We have examined the effect of dislocation sources introduced on the surface of single-crystal and polycrystalline tungsten on the plastic flow and fracture behavior at temperature in the range 77 K to 590 K. The experiments utilize the phenomenon of surface film softening observed in many body-centered cubic metals, such as observed by Sethi and Gibala [
]. In investigations like these, it is observed that application of surface films of approximately 50–200 nm in thickness to bcc metal substrates can decrease the yield and flow stress, increase the ductility, and correspondingly reduce the large temperature dependence of the yield and flow stress at homologous temperatures T below approximately 0.15T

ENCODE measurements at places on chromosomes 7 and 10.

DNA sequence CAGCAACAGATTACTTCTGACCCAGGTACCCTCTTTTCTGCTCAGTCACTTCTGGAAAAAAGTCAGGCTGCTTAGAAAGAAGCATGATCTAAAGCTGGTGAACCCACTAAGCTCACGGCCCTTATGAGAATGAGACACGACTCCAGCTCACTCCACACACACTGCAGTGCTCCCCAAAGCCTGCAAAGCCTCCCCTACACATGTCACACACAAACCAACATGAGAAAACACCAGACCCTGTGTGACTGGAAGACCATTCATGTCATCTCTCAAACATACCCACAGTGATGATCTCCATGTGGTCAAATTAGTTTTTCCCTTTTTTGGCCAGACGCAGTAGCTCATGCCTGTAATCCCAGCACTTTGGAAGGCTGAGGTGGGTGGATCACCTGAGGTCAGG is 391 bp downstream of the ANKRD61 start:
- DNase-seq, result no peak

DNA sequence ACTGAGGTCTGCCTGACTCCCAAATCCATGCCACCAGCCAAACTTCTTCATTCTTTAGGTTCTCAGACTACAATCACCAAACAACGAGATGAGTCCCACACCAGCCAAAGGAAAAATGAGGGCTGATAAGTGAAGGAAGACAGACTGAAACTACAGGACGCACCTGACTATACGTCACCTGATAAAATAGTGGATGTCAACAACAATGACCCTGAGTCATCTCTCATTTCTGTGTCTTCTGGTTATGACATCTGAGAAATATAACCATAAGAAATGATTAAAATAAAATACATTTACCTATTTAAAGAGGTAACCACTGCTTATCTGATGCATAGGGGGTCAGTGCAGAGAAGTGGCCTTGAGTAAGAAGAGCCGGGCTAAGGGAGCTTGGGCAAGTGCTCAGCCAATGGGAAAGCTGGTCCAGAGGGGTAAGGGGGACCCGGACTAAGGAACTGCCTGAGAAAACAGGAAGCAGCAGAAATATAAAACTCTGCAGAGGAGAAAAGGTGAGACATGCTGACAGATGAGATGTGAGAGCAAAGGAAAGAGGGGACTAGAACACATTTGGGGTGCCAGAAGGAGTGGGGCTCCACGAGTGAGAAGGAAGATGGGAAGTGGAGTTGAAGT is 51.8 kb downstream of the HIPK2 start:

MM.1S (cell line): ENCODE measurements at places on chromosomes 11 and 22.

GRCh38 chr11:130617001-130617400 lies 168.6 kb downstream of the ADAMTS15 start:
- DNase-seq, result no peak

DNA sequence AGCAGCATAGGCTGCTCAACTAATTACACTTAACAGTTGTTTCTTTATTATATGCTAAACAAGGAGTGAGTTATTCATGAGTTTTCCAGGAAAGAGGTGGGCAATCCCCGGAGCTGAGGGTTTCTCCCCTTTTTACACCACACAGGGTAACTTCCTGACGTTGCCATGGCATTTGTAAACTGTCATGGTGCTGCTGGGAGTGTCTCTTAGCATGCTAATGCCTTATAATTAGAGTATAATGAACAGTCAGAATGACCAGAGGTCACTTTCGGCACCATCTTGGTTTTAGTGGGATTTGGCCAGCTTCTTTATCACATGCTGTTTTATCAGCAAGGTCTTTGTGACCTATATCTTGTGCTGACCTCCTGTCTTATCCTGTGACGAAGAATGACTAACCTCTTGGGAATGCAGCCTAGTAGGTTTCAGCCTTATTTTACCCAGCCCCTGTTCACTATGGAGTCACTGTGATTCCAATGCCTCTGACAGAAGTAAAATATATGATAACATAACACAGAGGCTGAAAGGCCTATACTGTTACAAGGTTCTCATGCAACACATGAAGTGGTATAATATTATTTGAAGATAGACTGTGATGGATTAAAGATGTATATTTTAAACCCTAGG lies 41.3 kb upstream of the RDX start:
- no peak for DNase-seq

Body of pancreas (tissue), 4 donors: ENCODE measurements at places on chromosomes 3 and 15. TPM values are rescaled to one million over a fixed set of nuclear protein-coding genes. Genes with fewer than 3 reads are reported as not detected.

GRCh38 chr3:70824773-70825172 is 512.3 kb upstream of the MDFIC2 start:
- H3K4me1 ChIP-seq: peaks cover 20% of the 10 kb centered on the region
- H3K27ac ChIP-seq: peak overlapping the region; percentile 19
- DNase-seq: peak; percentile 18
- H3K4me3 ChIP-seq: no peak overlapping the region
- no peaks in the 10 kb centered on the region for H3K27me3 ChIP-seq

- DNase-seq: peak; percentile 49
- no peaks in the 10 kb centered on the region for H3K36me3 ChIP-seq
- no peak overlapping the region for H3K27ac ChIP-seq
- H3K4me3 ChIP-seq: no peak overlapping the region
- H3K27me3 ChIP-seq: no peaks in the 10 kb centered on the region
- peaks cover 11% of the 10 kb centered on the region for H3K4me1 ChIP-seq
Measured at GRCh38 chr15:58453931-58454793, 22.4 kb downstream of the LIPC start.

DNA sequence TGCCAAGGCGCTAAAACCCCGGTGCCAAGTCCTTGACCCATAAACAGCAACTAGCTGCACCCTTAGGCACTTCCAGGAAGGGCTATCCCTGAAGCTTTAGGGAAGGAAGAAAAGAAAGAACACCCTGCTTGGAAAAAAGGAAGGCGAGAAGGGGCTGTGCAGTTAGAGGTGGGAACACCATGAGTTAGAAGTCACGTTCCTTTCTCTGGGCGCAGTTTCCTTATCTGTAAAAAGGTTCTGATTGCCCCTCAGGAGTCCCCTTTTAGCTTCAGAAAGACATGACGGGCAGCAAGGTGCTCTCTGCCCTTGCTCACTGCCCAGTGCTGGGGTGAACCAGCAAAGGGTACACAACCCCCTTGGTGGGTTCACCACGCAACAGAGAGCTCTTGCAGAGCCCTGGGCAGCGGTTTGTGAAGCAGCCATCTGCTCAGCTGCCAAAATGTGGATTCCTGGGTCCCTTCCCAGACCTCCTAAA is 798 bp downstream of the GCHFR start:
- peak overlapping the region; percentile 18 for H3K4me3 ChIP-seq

, where T
is the absolute melting temperature. The large temperature dependence of the yield and flow stress at T/T
< 0.15 is associated with the high Peierls-Nabarro stress of screw dislocations in the bcc structure. By contrast, edge dislocations in bcc metals have high mobility at low temperatures. Mechanistically, it has been shown that for the coated materials under applied stress, large densities of mobile edge dislocations can be generated in the substrate metal at the film-substrate interface. These edge dislocations can move into the substrate and effect plasticity at the reduced flow stresses observed. In this investigation, additional use is made of surface modification (roughening) of the substrate surface to afford control over the density of potential dislocation sources at the film-substrate interface in coated materials. The results are described below.